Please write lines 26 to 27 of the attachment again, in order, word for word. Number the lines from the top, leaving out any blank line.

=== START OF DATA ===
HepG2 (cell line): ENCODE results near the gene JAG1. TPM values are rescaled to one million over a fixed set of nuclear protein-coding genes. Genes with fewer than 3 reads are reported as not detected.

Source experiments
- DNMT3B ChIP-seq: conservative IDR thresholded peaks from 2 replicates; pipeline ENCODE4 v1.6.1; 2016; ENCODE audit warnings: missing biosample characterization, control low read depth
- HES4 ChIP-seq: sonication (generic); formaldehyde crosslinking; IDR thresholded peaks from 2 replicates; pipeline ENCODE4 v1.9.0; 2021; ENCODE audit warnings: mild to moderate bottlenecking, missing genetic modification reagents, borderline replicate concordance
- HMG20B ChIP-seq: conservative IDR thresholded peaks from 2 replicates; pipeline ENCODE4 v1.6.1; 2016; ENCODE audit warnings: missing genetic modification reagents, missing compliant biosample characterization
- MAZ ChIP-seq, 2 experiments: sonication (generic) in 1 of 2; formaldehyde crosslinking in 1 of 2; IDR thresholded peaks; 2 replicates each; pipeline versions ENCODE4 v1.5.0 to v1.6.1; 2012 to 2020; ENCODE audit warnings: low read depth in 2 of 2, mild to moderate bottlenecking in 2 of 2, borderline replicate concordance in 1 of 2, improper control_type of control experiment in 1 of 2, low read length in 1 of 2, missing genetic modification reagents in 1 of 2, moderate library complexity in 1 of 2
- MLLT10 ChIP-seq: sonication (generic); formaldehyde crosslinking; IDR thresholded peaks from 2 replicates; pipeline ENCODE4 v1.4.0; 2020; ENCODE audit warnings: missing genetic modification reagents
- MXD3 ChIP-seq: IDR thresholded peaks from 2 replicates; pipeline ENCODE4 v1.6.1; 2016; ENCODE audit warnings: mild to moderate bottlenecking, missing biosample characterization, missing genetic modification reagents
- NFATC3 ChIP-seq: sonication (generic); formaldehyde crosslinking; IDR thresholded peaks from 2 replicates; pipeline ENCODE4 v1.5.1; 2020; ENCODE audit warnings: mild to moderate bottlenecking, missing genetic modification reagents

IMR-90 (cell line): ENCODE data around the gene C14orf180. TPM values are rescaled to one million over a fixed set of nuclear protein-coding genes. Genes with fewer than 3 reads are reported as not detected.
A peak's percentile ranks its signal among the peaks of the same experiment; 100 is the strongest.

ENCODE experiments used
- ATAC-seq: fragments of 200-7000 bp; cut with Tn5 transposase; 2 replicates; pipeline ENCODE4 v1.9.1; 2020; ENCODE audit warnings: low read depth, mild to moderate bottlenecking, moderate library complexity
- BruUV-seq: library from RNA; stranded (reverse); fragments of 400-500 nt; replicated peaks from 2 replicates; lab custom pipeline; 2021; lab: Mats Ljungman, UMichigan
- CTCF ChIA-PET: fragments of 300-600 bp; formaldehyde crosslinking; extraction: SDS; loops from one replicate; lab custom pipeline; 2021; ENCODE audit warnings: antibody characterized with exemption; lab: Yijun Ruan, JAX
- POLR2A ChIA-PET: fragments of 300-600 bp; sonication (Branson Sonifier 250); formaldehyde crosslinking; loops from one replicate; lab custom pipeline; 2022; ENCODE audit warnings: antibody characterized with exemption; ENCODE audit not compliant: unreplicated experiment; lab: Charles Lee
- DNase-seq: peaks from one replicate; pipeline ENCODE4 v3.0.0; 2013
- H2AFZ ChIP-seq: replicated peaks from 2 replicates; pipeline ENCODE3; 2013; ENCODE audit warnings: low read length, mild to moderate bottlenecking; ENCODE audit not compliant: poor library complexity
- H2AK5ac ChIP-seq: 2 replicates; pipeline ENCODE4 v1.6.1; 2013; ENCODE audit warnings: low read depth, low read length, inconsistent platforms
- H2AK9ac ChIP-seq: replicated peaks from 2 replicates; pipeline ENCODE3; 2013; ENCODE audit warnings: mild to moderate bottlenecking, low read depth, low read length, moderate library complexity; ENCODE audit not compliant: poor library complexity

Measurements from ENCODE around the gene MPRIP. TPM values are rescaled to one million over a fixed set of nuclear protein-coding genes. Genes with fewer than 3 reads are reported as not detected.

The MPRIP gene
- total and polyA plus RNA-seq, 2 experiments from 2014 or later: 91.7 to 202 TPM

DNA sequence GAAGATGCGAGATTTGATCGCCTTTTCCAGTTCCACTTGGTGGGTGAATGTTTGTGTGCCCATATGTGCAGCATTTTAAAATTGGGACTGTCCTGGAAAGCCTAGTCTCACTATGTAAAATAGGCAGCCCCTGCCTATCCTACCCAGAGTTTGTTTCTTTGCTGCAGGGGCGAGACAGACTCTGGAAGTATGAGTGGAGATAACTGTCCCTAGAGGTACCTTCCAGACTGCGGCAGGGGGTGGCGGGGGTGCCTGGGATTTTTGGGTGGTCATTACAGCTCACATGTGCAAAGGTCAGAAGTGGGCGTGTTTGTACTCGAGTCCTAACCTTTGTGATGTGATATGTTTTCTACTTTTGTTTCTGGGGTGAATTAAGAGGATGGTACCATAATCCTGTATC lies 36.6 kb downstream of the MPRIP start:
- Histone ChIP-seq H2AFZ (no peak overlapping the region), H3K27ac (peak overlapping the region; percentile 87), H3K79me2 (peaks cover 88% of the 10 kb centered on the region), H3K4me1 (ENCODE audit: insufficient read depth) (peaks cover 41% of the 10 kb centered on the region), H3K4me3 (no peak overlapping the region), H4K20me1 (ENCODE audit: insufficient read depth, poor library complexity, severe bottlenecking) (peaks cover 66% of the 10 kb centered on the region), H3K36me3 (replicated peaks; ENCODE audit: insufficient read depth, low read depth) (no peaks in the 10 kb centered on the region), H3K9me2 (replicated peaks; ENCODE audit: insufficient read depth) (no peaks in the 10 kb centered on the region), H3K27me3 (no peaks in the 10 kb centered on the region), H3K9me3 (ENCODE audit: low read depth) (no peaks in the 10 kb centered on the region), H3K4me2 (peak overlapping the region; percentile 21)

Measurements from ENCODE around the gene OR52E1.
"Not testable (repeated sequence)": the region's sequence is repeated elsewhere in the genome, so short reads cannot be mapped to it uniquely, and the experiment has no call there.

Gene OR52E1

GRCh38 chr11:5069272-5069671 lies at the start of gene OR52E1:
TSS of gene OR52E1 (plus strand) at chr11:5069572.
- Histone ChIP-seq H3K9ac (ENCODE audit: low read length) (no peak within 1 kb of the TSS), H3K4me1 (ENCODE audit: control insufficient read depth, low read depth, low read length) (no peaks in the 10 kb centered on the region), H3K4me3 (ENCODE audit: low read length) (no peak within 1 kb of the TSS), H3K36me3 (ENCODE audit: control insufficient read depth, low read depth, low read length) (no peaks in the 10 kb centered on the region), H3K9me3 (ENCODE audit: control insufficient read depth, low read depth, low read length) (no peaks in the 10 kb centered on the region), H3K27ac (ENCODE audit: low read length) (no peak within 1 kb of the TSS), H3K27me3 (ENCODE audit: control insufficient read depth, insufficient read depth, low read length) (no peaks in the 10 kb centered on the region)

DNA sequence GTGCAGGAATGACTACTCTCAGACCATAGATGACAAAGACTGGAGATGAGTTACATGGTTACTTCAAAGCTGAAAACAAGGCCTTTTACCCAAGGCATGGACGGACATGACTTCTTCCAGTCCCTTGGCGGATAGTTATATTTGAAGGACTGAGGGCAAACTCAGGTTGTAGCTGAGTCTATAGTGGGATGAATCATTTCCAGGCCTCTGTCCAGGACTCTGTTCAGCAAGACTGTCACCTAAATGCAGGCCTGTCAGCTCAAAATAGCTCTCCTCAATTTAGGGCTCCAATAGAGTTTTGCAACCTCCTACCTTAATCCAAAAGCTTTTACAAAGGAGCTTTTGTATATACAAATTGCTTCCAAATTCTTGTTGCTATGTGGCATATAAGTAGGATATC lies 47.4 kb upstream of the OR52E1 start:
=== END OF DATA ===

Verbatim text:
Measurements from ENCODE around the gene OR52E1.
"Not testable (repeated sequence)": the region's sequence is repeated elsewhere in the genome, so short reads cannot be mapped to it uniquely, and the experiment has no call there.